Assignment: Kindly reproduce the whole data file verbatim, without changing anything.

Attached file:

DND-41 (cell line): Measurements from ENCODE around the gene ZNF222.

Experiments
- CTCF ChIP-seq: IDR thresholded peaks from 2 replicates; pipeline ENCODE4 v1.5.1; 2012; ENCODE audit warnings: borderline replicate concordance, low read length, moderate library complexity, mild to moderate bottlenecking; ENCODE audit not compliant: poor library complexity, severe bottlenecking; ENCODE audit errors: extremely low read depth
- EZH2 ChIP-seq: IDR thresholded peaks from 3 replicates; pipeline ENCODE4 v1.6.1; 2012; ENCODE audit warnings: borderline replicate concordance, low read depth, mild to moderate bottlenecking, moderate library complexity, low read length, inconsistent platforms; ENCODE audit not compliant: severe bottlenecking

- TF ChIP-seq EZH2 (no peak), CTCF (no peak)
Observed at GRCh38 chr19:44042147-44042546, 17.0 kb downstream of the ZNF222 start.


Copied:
DND-41 (cell line): Measurements from ENCODE around the gene ZNF222.

Experiments
- CTCF ChIP-seq: IDR thresholded peaks from 2 replicates; pipeline ENCODE4 v1.5.1; 2012; ENCODE audit warnings: borderline replicate concordance, low read length, moderate library complexity, mild to moderate bottlenecking; ENCODE audit not compliant: poor library complexity, severe bottlenecking; ENCODE audit errors: extremely low read depth
- EZH2 ChIP-seq: IDR thresholded peaks from 3 replicates; pipeline ENCODE4 v1.6.1; 2012; ENCODE audit warnings: borderline replicate concordance, low read depth, mild to moderate bottlenecking, moderate library complexity, low read length, inconsistent platforms; ENCODE audit not compliant: severe bottlenecking

- TF ChIP-seq EZH2 (no peak), CTCF (no peak)
Observed at GRCh38 chr19:44042147-44042546, 17.0 kb downstream of the ZNF222 start.